Four Areas A Coach Develops So You Can Live Life Well

by | Sep 17, 2020 | Coaching

Four Areas A Coach Develops So You Can Live Life Well.

Photo by Paul Green on Unsplash

Living life well takes practice. No one expects a person to master, say, the piano or surgery or a forklift, without sustained training and practice. So it is with life. If you want to live life well—to live it with verve, meaning, and purpose—it helps to have training and practice.

There are four key areas that a good coach works to develop in a client. Developing each of these areas is essential to being able to create a life to your own design.

Expand your range

If the only tool in your toolbox is a hammer and you need to drive a screw, it’s not going to go well.  Because it won’t go well, you’re likely to get frustrated—perhaps enough to abandon the entire project. If you were to expand the number of tools in your toolbox by dropping down to the hardware store and picking up a screwdriver—you’d make the job much easier.

Making your way through life is no different. If you don’t have the right tools for the job, you’re not going to have the life you want. In life, the tools a coach works to develop are behaviors. Say you want a raise and the only tool in your behavioral toolbox is “agreeableness.” Agreeable people want to be liked, to keep other people happy, and to avoid conflict. As you can imagine, agreeableness would not be the most effective tool to have when you walk into your boss’s office. Assertiveness, persuasiveness, and confidence might be more effective.

Coaching expands your range by developing new behaviors. Look at your life—are there areas that aren’t working? Areas where you are frustrated, angry, resentful, resigned? If so, it’s likely that you just don’t have the effective behaviors to create the life you want in that area.

To live life well be creative and not reactive

Say you ask your boss for a raise, she says no, and—you’re not an agreeable type—you respond sarcastically. Instantly, you realize that sarcasm is not likely to help your cause, you mutter an apology and beat it out of her office.

This is common. Something happens and you react reflexively or automatically.  A reflexive response might improve the situation, but usually doesn’t. Generally, it makes matters worse—and by worse, I mean that it makes you less likely to achieve your intended results.

Coaching works to pry open a gap, to generate a moment of self-awareness between an event and your reaction to it. In that gap, you have the opportunity to consider the situation: What would be the most productive way for me to respond in this situation? Choosing your response intentionally instead of reflexively generally produces better results.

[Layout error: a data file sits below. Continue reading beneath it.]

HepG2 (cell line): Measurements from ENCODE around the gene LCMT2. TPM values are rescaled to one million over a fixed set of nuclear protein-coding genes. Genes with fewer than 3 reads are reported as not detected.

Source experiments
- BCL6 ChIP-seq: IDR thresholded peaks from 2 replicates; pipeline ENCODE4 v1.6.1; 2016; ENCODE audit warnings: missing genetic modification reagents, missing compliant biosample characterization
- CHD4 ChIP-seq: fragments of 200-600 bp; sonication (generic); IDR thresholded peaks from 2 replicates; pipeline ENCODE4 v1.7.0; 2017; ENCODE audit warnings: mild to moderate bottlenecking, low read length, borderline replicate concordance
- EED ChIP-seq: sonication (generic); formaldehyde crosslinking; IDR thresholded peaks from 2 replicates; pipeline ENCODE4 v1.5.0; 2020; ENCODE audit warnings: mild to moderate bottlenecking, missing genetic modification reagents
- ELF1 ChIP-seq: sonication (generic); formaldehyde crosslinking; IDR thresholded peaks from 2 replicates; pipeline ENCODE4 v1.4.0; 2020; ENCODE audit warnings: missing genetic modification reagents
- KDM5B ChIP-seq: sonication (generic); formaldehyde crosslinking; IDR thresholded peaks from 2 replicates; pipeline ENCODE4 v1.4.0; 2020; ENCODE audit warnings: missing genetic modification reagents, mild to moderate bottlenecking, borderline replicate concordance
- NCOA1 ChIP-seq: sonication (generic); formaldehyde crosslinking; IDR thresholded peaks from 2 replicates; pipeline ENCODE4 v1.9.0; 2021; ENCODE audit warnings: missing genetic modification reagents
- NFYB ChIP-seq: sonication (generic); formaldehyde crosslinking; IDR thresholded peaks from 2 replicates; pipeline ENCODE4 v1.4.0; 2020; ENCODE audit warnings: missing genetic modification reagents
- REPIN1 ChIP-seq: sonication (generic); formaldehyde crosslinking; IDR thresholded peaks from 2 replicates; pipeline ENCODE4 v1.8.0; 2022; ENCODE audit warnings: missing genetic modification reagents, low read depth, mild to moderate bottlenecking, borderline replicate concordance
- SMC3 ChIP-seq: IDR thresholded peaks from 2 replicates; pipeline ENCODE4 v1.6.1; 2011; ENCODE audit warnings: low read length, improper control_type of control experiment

Busting up your reactivity is a critical task of coaching. If you say or do things that you later regret or get you into trouble—imagine how much better your life would be if you responded more creatively to your circumstances.

Choose your being to live the life you want

You’re in a meeting, one of your direct reports is wandering off agenda and wasting your time. You’re irritated. Question: What is irritation going to get you? Probably, nothing good. It keeps you from being fully engaged in the meeting, it doesn’t feel good, and it might provoke a comment you’ll later regret.

What would happen if you were to swap out irritation for generosity? He’s young, just getting started, and could use a little support and guidance about how to conduct himself in a professional environment. Generosity might lead to a gentle suggestion to come back to the agenda and perhaps some post-meeting coaching about how to be productive in meetings.

Different ways of being produce different results. Developing your ability to choose your being allows you to respond more appropriately to any situation. Powerful people—people who get the results they want—can powerfully choose their beings.

Open or closed

Every action you take; every decision you make is either open or closed. “Open” means you’re being authentic, charitable, inclusive, and loving. “Closed” means you’re being defensive, righteous, selfish, and fearful. If we live open lives, we risk being rejected, laughed at, humiliated, dismissed, or otherwise hurt. When we live closed lives, we are trying to protect ourselves from hurt. But closed lives are small and impoverished lives; open lives are fuller and more joyous—though the risk of being hurt is ever-present.  It takes courage to live an open life.

If fear runs your life, you’re not living as full a life as you could be. The task of coaching is not to banish the fear—it’ll always be with you until you stop challenging yourself—but to grow your courage so that your fear no longer stops you.

Create your future

You were thrown into your life—you had no choice in your parents, your culture, your genes, or your circumstances. Fate dealt you a hand of random cards. Perhaps you were lucky and got a good hand; perhaps not and you have a truly tragic hand. Unfortunately, unlike a game of poker, you can’t fold and wait for a better deal. What you have is all you’re going to get.

Your mission in life is to play the cards you have been dealt as well as you can. How you play your cards determines the quality of your life. You can play aimlessly, or you can play creatively with an open heart. It’s your choice—and like any athlete committed to gold, it helps to have a coach.

Go for the gold

If you are committed to living your life well—with joy, love, and adventure—get in touch with me; let’s get started today.

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